Multigrid can be formulated as an algorithm for an abstract problem that is independent of the partial differential equation, domain, and discretization method. In such an abstract setting, problems not arising from partial differential equations can be treated also (c.f. aggregation-disaggregation methods). Quite general theory exists for linear problems, e.g., Douglas$^2$, SINUM, 30 (1993), pp. 136--158.
The general theory in Douglas$^2$ was motivated by a series of abstract solvers (Madpack). The latest version (4) was motivated instead by the theory. Madpack now allows for a wide variety of iterative and direct solvers, preconditioners, and interpolation and projection schemes, including user callback ones. It allows for sparse, dense, and stencil matrices. Mildly nonlinear problems can be handled. Also, there is a fast, multigrid Poisson solver (two and three dimensions).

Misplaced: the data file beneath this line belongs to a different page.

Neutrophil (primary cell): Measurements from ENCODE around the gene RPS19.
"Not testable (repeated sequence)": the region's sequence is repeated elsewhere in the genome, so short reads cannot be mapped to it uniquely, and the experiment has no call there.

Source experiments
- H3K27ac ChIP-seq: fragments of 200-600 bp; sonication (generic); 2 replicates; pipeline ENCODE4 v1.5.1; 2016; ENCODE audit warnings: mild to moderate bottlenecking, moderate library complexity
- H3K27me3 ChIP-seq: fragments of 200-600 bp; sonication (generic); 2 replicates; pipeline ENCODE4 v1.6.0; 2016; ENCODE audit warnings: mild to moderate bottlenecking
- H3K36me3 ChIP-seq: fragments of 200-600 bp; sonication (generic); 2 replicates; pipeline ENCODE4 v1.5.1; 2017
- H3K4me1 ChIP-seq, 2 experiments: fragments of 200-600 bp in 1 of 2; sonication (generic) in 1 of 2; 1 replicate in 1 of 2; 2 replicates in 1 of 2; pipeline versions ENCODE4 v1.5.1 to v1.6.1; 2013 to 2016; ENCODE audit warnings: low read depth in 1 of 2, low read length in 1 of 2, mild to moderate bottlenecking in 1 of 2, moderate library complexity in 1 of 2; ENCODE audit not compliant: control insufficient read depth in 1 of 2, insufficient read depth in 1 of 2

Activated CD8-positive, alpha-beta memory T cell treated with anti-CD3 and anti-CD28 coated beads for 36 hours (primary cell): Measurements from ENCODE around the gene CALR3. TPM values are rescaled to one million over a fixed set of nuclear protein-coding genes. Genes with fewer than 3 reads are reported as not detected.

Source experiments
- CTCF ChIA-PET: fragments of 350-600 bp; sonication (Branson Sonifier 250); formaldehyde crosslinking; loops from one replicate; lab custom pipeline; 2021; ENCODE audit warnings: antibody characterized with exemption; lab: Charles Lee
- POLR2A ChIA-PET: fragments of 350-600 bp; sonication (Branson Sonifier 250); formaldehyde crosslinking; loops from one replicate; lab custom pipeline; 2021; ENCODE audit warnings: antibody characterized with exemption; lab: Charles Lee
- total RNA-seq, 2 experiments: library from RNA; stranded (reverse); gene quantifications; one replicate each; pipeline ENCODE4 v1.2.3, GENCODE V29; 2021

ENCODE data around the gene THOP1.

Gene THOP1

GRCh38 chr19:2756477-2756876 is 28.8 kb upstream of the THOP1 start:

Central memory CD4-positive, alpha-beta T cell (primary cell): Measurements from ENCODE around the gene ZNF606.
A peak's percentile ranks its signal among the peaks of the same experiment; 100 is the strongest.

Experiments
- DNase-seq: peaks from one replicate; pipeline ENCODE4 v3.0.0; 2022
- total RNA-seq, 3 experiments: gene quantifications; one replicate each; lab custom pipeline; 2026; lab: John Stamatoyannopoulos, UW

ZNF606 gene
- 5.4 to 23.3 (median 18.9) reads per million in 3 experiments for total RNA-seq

The type of solvers and design decisions (including language, data structures, external library support, and callbacks) are discussed here. Based on the author's experiences with two versions of Madpack, a better approach is proposed here. This is based on a mixed language formulation (C and Fortran+preprocessor). Reasons for not just using Fortran, C, or C++ are given. Implementing the proposed strategy is not difficult.